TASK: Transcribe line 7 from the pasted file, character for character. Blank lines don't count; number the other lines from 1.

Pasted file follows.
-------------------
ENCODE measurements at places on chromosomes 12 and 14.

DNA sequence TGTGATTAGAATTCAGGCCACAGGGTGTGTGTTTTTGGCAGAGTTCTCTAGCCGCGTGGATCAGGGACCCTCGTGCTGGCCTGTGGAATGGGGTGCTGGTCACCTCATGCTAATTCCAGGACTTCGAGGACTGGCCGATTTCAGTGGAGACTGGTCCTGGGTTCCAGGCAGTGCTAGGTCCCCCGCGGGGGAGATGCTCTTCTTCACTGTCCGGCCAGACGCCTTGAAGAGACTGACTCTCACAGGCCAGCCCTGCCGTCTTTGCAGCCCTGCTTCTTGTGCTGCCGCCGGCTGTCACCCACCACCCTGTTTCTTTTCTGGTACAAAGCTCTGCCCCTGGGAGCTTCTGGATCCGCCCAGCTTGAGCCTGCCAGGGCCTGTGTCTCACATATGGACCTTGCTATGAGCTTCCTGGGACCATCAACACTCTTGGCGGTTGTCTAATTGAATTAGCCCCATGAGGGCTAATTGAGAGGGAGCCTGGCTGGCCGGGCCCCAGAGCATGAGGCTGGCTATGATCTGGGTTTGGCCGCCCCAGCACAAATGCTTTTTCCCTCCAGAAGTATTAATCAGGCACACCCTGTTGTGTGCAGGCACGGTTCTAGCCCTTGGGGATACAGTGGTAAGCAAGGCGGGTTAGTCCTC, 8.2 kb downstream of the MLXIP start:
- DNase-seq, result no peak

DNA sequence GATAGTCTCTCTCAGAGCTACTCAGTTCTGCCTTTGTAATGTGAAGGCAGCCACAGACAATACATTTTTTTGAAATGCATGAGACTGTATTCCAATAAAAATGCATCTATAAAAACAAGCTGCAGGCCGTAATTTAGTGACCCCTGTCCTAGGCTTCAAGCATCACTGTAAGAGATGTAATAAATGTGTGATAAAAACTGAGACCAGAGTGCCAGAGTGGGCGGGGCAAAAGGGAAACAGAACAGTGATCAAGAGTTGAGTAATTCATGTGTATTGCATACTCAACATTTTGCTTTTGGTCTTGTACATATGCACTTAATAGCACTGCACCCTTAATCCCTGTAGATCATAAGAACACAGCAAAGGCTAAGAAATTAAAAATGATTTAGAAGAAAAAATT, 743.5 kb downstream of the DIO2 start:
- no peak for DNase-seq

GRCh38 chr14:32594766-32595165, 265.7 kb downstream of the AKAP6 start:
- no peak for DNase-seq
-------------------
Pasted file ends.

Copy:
- no peak for DNase-seq